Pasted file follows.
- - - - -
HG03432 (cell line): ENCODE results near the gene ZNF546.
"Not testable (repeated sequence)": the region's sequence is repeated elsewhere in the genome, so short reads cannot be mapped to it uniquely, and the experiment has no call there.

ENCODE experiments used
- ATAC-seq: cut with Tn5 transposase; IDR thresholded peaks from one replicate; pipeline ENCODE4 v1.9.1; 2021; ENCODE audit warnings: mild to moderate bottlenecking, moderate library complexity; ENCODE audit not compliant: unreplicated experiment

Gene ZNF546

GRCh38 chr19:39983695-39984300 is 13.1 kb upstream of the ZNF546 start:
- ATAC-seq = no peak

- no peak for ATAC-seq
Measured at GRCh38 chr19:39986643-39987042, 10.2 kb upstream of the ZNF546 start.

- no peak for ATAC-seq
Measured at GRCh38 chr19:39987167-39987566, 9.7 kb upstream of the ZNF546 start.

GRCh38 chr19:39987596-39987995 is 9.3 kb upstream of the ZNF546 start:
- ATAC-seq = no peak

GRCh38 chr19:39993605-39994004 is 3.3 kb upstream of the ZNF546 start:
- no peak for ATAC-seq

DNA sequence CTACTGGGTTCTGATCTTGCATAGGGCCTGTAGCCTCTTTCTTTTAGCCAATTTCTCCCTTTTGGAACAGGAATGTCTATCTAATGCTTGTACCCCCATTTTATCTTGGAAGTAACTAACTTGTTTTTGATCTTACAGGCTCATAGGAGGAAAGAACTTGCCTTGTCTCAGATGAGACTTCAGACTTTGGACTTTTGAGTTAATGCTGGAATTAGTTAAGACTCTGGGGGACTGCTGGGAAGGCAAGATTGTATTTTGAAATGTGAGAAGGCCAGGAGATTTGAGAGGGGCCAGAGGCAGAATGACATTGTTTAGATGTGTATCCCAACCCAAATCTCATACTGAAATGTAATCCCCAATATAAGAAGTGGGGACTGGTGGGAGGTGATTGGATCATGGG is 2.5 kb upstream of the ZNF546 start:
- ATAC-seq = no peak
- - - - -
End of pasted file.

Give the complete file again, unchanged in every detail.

HG03432 (cell line): ENCODE results near the gene ZNF546.
"Not testable (repeated sequence)": the region's sequence is repeated elsewhere in the genome, so short reads cannot be mapped to it uniquely, and the experiment has no call there.

ENCODE experiments used
- ATAC-seq: cut with Tn5 transposase; IDR thresholded peaks from one replicate; pipeline ENCODE4 v1.9.1; 2021; ENCODE audit warnings: mild to moderate bottlenecking, moderate library complexity; ENCODE audit not compliant: unreplicated experiment

Gene ZNF546

GRCh38 chr19:39983695-39984300 is 13.1 kb upstream of the ZNF546 start:
- ATAC-seq = no peak

- no peak for ATAC-seq
Measured at GRCh38 chr19:39986643-39987042, 10.2 kb upstream of the ZNF546 start.

- no peak for ATAC-seq
Measured at GRCh38 chr19:39987167-39987566, 9.7 kb upstream of the ZNF546 start.

GRCh38 chr19:39987596-39987995 is 9.3 kb upstream of the ZNF546 start:
- ATAC-seq = no peak

GRCh38 chr19:39993605-39994004 is 3.3 kb upstream of the ZNF546 start:
- no peak for ATAC-seq

DNA sequence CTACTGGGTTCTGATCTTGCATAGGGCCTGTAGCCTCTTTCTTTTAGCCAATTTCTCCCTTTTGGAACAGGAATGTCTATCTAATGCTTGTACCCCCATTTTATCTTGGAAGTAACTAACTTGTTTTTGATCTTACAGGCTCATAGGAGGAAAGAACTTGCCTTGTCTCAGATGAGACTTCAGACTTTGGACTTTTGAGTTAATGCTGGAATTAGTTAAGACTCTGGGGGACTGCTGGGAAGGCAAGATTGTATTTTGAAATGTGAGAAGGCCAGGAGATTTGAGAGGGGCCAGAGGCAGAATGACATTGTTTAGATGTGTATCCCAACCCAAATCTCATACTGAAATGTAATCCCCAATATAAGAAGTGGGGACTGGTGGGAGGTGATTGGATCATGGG is 2.5 kb upstream of the ZNF546 start:
- ATAC-seq = no peak